By Lance Thibert
Regardless of how the presidential race ends up, the Republican party will come out of 2008 damaged to the core and internally divided. Even if McCain wins his squeaker by rolling snakes eyes in Pennsylvania, the damage the friction in the Republican party is already done. It was starkly evident in the primaries, with Rudy and McCain as the moderates, and Romney and Huckabee as the conservatives. The conservative wing of the party lost out, and has been pouting ever since, driving down enthusiasm for McCain and depression his turnout. Some think they got what they wanted in Sarah Palin, but she drives away more than she brings in. The recent reports of Palin “going rouge” and acting like a “diva” are driven by sources from within McCain’s own campaign.
Fighting over the RNC chairmanship has already begun, with Mitt Romney looking to pull a Howard Dean and seize the chair for himself. (don’t you just love politics?)
And that’s not the worst of it. Congressional Republicans are in a world of hurt, being hit in their strongholds by democratic challengers. Both Moderate and Conservative GOP senators are being hit hard. The GOP will lose many of it’s moderate incumbents, like Sunnunu in New Hampshire. The GOP recruits this cycle have been weak, often far too conservative in a Democratic year. Case in point, the Colorado senate race. Super-conservative Bob Schaffer will lose to Mark Udall, and Schaffer’s rival for the GOP nomination, McInnis, now says he would have won if they had given him the nod.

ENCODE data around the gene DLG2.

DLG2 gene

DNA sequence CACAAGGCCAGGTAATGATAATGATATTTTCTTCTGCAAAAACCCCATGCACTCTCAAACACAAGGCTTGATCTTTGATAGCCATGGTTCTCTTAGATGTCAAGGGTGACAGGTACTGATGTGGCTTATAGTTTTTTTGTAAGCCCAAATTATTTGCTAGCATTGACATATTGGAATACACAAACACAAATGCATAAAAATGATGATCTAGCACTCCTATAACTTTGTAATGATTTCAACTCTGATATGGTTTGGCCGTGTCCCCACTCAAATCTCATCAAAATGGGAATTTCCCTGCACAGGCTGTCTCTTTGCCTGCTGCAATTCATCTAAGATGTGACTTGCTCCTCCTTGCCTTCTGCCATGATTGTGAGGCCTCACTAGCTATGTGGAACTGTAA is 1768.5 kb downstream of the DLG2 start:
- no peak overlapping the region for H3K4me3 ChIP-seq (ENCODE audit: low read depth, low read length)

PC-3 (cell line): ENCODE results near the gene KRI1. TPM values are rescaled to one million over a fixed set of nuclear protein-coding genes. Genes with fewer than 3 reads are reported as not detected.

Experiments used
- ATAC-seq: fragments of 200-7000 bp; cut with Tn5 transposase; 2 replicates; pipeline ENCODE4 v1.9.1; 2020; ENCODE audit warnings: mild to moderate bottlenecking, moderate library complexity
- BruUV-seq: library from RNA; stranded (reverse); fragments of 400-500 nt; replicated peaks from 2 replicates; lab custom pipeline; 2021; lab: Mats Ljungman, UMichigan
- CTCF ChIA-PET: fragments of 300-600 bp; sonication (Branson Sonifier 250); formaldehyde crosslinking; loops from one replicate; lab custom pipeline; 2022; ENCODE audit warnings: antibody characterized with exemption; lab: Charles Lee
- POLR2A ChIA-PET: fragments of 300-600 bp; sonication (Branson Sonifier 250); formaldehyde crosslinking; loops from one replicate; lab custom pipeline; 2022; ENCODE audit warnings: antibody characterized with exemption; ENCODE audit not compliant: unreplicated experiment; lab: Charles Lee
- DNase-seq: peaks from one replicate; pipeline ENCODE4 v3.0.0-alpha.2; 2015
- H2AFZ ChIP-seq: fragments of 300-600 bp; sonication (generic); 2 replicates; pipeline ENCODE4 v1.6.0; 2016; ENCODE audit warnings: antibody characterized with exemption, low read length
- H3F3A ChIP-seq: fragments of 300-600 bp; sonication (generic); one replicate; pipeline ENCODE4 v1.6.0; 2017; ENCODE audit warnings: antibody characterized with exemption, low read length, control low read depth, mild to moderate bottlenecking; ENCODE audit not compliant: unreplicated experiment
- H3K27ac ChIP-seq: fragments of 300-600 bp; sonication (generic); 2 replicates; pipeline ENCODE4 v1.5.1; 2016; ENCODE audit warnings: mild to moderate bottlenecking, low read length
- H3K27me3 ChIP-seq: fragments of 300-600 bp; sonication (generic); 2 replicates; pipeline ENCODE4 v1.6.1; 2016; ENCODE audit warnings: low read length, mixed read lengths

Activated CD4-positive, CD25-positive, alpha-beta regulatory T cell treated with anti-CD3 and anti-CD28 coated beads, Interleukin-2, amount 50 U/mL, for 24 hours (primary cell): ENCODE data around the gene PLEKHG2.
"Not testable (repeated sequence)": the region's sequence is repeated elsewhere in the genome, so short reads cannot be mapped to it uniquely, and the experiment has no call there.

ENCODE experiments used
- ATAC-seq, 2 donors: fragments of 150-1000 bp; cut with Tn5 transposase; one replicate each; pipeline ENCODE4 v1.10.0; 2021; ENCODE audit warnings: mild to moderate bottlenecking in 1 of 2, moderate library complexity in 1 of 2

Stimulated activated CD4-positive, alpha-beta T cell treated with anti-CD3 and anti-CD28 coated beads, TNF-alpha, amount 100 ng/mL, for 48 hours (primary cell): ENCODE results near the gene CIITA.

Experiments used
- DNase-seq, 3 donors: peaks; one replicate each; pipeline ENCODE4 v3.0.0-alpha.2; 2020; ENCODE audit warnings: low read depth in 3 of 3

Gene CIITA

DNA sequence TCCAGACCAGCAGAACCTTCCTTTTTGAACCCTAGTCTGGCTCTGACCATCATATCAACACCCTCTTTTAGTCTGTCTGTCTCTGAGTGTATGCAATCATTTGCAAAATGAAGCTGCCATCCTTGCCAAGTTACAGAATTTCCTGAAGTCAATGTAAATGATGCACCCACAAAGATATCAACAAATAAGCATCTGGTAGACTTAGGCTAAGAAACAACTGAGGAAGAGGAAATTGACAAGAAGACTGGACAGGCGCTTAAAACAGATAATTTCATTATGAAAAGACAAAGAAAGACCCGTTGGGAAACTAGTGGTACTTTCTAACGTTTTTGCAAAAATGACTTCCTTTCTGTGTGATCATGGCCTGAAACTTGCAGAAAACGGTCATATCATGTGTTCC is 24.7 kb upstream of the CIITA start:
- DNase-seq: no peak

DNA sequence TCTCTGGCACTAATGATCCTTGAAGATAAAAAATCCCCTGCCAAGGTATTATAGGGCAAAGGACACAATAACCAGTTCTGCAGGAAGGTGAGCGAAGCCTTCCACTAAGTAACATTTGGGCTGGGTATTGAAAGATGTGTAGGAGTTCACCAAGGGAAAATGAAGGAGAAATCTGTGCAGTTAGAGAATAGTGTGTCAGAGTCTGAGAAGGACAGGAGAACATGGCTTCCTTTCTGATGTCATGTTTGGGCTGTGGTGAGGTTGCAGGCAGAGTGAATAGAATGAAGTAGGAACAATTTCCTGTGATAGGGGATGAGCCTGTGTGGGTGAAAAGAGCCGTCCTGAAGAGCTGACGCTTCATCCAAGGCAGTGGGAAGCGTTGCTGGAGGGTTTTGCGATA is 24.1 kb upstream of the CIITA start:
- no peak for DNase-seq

“Frankly I have more difficulties with the right wing of my party then I do with taking on a Democrat. Udall was not the biggest threat I faced in the election. My biggest threat was getting through the primary. Both parties have a pretty radical element to them.” -McInnis
The Question is who will control the Republican party? Will the right wing simply seize control of the party mechanics? It’s possible, but their recruits will probably continue to be weak. The two GOP favorites for a run for Colorado governorship in 2010 are Bob Beauprez (again) or, get this, Tom Tancredo. With Beauprez’s dismal result and Tancredo’s utter wingnut status, neither have a real shot. The point is, if the Republicans turn to the right, they will probably get Goldwatered again and again. If the Republicans turn to the center, they will suffer a drop in enthusiasm, fundraising, ground troops, and turnout. However, such a move might bring back states like Colorado, Virginia, New Hampshire and Iowa. The Blue Dog Democrat tactic of fitting the candidate to his/her district is working, even if that candidate is pro-gun, pro-life, and pro-war. In essence, the Democrats have expanded the tent of their party, while the Republicans have been busy purging all those who aren’t pure conservatives (“liberal” is never used more often as an insult than in republican primaries).
Who will take over the Republican party after 2008? Only time will tell, but one thing Republicans can look forward to is the probability of infighting within the Democratic party. If Obama can keep things together, and run a unified government (I’m not sure anyone in American politics is capable of this anymore) then things look bleak for the GOP, However, that isn’t likely.
Also, just for the sheer irony of it: